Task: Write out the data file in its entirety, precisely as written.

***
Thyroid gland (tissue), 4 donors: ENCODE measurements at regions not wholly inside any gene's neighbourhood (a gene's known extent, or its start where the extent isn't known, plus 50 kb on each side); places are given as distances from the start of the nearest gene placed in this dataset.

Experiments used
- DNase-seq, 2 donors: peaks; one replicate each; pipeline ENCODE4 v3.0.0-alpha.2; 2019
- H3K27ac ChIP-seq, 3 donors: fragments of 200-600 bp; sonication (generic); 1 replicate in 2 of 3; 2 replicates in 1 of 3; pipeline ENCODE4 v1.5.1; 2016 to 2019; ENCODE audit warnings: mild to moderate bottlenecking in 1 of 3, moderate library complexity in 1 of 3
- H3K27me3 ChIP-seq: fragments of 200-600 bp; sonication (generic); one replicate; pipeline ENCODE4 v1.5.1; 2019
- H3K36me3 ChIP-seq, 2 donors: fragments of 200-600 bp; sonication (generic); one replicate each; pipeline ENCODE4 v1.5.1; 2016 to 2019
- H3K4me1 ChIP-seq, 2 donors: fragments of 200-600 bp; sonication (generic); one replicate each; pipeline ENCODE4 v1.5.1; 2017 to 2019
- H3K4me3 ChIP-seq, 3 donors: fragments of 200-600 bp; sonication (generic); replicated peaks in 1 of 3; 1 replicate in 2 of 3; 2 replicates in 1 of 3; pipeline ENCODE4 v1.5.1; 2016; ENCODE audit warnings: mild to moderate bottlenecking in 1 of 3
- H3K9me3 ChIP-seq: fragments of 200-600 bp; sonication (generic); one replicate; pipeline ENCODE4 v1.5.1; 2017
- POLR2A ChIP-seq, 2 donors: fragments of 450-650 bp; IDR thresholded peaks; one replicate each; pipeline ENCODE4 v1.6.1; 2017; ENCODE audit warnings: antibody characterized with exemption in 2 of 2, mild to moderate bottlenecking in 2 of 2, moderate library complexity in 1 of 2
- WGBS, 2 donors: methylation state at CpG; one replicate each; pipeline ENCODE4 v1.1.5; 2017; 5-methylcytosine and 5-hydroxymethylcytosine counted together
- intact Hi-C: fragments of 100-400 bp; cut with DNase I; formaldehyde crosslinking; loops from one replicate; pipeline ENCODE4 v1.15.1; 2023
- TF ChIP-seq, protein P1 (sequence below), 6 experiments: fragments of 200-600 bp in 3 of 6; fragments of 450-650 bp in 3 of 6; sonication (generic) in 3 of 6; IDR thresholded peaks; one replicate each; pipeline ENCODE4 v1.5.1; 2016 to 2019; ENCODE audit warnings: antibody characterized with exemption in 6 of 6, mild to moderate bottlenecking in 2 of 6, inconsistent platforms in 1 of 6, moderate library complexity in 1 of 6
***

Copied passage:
Thyroid gland (tissue), 4 donors: ENCODE measurements at regions not wholly inside any gene's neighbourhood (a gene's known extent, or its start where the extent isn't known, plus 50 kb on each side); places are given as distances from the start of the nearest gene placed in this dataset.

Experiments used
- DNase-seq, 2 donors: peaks; one replicate each; pipeline ENCODE4 v3.0.0-alpha.2; 2019
- H3K27ac ChIP-seq, 3 donors: fragments of 200-600 bp; sonication (generic); 1 replicate in 2 of 3; 2 replicates in 1 of 3; pipeline ENCODE4 v1.5.1; 2016 to 2019; ENCODE audit warnings: mild to moderate bottlenecking in 1 of 3, moderate library complexity in 1 of 3
- H3K27me3 ChIP-seq: fragments of 200-600 bp; sonication (generic); one replicate; pipeline ENCODE4 v1.5.1; 2019
- H3K36me3 ChIP-seq, 2 donors: fragments of 200-600 bp; sonication (generic); one replicate each; pipeline ENCODE4 v1.5.1; 2016 to 2019
- H3K4me1 ChIP-seq, 2 donors: fragments of 200-600 bp; sonication (generic); one replicate each; pipeline ENCODE4 v1.5.1; 2017 to 2019
- H3K4me3 ChIP-seq, 3 donors: fragments of 200-600 bp; sonication (generic); replicated peaks in 1 of 3; 1 replicate in 2 of 3; 2 replicates in 1 of 3; pipeline ENCODE4 v1.5.1; 2016; ENCODE audit warnings: mild to moderate bottlenecking in 1 of 3
- H3K9me3 ChIP-seq: fragments of 200-600 bp; sonication (generic); one replicate; pipeline ENCODE4 v1.5.1; 2017
- POLR2A ChIP-seq, 2 donors: fragments of 450-650 bp; IDR thresholded peaks; one replicate each; pipeline ENCODE4 v1.6.1; 2017; ENCODE audit warnings: antibody characterized with exemption in 2 of 2, mild to moderate bottlenecking in 2 of 2, moderate library complexity in 1 of 2
- WGBS, 2 donors: methylation state at CpG; one replicate each; pipeline ENCODE4 v1.1.5; 2017; 5-methylcytosine and 5-hydroxymethylcytosine counted together
- intact Hi-C: fragments of 100-400 bp; cut with DNase I; formaldehyde crosslinking; loops from one replicate; pipeline ENCODE4 v1.15.1; 2023
- TF ChIP-seq, protein P1 (sequence below), 6 experiments: fragments of 200-600 bp in 3 of 6; fragments of 450-650 bp in 3 of 6; sonication (generic) in 3 of 6; IDR thresholded peaks; one replicate each; pipeline ENCODE4 v1.5.1; 2016 to 2019; ENCODE audit warnings: antibody characterized with exemption in 6 of 6, mild to moderate bottlenecking in 2 of 6, inconsistent platforms in 1 of 6, moderate library complexity in 1 of 6